"How To Name A Child, or Great Expectations


The day a man's first child is born is one of the happiest days of his life (and when I say "happiest" I mean "least sober"). I am joking, of course (and when I say "of course," I mean "not really").


But rest assured that a little boy or girl (usually a boy, but more often a girl) pays for itself within two or three years in entertainment value alone. As my pastor Reverend Beady used to say (or was it Meany?), "A boy is God's little reminder that we ascended from monkeys." (Maybe it was Feeny. He looked like a Feeny).


But just as I was saying (I was, wasn't I? Or was that you, Meany?), one of the great privileges of having a child, as opposed to a dog (and who could be opposed to a dog?), is the honor of naming him after someone in your family who is dear to you, or at least who does not owe you money.


That is why I named my son "Caiaphas," after my great uncle (although "great" is laying it on a bit thick), who raised me like a son (because raising me like a daughter would have been too expensive).


To name a child, you do not need any prior experience in naming anything, although a background in calling a spade a spade certainly doesn't hurt. The trick of the thing is to try to anticipate how the child's little friends will mistreat his name on the playground, and pre-empt them. I have a cousin named April, and the girls at school nicknamed her "Ape." Children can be very cruel (children and editors, both), so this is where the pre-empting comes in. (Dentists are not exactly rays of sunshine either).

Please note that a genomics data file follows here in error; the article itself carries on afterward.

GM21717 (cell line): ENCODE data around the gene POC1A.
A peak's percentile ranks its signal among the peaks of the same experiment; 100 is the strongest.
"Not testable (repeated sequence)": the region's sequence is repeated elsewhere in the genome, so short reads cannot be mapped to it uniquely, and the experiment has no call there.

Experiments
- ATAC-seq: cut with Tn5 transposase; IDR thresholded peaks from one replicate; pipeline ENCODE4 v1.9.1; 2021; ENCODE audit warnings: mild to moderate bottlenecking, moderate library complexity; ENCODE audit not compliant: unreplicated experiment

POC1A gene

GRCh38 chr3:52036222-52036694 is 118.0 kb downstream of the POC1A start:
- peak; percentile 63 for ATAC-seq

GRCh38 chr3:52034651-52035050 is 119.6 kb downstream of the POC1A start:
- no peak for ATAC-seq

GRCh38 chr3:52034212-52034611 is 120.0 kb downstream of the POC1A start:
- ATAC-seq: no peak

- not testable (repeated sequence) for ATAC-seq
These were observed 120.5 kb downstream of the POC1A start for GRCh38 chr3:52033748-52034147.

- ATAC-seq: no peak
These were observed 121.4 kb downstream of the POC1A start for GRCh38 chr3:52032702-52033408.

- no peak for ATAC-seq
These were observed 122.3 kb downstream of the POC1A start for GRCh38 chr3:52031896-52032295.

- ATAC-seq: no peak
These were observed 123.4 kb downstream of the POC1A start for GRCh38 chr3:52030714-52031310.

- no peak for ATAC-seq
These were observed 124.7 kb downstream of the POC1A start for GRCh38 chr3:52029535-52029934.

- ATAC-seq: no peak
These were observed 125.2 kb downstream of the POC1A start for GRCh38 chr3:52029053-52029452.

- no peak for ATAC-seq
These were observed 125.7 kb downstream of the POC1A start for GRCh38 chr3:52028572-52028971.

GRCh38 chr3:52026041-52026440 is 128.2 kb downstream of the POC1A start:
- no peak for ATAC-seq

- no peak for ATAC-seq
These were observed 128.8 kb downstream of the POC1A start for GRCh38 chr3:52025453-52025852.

When choosing a name for the precious fruit of your loins (which reminds me, I need to go to the butcher), try to pick a name which is iron-clad and beyond mockery. (Luckily, my little Caiaphas can take a joke!).


Here are a few pointers for child-naming which I hope will make your task easier, or at least less clear:


1. If it's a boy, a simple name like Jack, Bill or Jim never goes out of style, if style is a concern of yours, and if it is, why are you wearing that?

2. For a girl, the best name is Ponchetta. There is nothing the kiddies can do to a name like Ponchetta that hasn't already been done.

3. This line is to be left blank for office use only.

4. All right, I am out of ideas. Maybe you can ask Feeny.


So you see, naming a child should not be considered brain surgery (brain surgery shouldn't either, but who is going to argue with a man holding a knife?). In the end, there is no shame in just opening the phone book, closing your eyes and pointing at a name.


If it worked for Meany, it will work for you.